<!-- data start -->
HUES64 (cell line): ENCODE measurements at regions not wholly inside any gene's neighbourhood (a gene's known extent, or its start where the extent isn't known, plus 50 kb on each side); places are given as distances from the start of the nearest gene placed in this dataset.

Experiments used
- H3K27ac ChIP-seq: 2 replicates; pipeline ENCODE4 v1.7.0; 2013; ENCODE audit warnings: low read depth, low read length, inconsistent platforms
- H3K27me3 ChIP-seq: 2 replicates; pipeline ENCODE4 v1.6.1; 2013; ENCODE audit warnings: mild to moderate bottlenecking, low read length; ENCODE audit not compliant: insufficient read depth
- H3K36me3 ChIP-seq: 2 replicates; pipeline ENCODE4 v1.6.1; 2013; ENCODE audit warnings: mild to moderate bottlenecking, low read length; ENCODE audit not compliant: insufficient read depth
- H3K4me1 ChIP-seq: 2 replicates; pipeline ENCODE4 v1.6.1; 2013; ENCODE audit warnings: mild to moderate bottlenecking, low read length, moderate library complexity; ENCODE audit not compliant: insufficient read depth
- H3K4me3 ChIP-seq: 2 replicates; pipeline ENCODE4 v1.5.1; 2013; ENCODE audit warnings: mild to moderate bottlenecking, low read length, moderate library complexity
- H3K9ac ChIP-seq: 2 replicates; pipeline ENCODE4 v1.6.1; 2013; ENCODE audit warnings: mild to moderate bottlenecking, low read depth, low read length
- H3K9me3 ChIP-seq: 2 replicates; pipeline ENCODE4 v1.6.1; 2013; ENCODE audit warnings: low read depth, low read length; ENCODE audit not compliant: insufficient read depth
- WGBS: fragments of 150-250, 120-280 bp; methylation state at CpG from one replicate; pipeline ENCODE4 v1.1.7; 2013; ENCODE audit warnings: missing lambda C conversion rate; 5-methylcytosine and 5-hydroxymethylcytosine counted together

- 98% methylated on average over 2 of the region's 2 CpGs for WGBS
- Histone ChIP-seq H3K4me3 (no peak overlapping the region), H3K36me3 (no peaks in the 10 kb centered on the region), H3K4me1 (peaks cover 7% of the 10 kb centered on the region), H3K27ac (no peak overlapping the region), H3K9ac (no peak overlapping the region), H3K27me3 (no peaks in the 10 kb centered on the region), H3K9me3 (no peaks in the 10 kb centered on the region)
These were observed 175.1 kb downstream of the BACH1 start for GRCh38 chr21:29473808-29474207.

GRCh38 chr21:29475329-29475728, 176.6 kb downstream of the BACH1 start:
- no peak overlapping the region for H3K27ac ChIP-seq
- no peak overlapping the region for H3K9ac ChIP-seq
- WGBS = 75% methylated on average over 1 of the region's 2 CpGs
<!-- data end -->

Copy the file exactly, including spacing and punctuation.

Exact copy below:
HUES64 (cell line): ENCODE measurements at regions not wholly inside any gene's neighbourhood (a gene's known extent, or its start where the extent isn't known, plus 50 kb on each side); places are given as distances from the start of the nearest gene placed in this dataset.

Experiments used
- H3K27ac ChIP-seq: 2 replicates; pipeline ENCODE4 v1.7.0; 2013; ENCODE audit warnings: low read depth, low read length, inconsistent platforms
- H3K27me3 ChIP-seq: 2 replicates; pipeline ENCODE4 v1.6.1; 2013; ENCODE audit warnings: mild to moderate bottlenecking, low read length; ENCODE audit not compliant: insufficient read depth
- H3K36me3 ChIP-seq: 2 replicates; pipeline ENCODE4 v1.6.1; 2013; ENCODE audit warnings: mild to moderate bottlenecking, low read length; ENCODE audit not compliant: insufficient read depth
- H3K4me1 ChIP-seq: 2 replicates; pipeline ENCODE4 v1.6.1; 2013; ENCODE audit warnings: mild to moderate bottlenecking, low read length, moderate library complexity; ENCODE audit not compliant: insufficient read depth
- H3K4me3 ChIP-seq: 2 replicates; pipeline ENCODE4 v1.5.1; 2013; ENCODE audit warnings: mild to moderate bottlenecking, low read length, moderate library complexity
- H3K9ac ChIP-seq: 2 replicates; pipeline ENCODE4 v1.6.1; 2013; ENCODE audit warnings: mild to moderate bottlenecking, low read depth, low read length
- H3K9me3 ChIP-seq: 2 replicates; pipeline ENCODE4 v1.6.1; 2013; ENCODE audit warnings: low read depth, low read length; ENCODE audit not compliant: insufficient read depth
- WGBS: fragments of 150-250, 120-280 bp; methylation state at CpG from one replicate; pipeline ENCODE4 v1.1.7; 2013; ENCODE audit warnings: missing lambda C conversion rate; 5-methylcytosine and 5-hydroxymethylcytosine counted together

- 98% methylated on average over 2 of the region's 2 CpGs for WGBS
- Histone ChIP-seq H3K4me3 (no peak overlapping the region), H3K36me3 (no peaks in the 10 kb centered on the region), H3K4me1 (peaks cover 7% of the 10 kb centered on the region), H3K27ac (no peak overlapping the region), H3K9ac (no peak overlapping the region), H3K27me3 (no peaks in the 10 kb centered on the region), H3K9me3 (no peaks in the 10 kb centered on the region)
These were observed 175.1 kb downstream of the BACH1 start for GRCh38 chr21:29473808-29474207.

GRCh38 chr21:29475329-29475728, 176.6 kb downstream of the BACH1 start:
- no peak overlapping the region for H3K27ac ChIP-seq
- no peak overlapping the region for H3K9ac ChIP-seq
- WGBS = 75% methylated on average over 1 of the region's 2 CpGs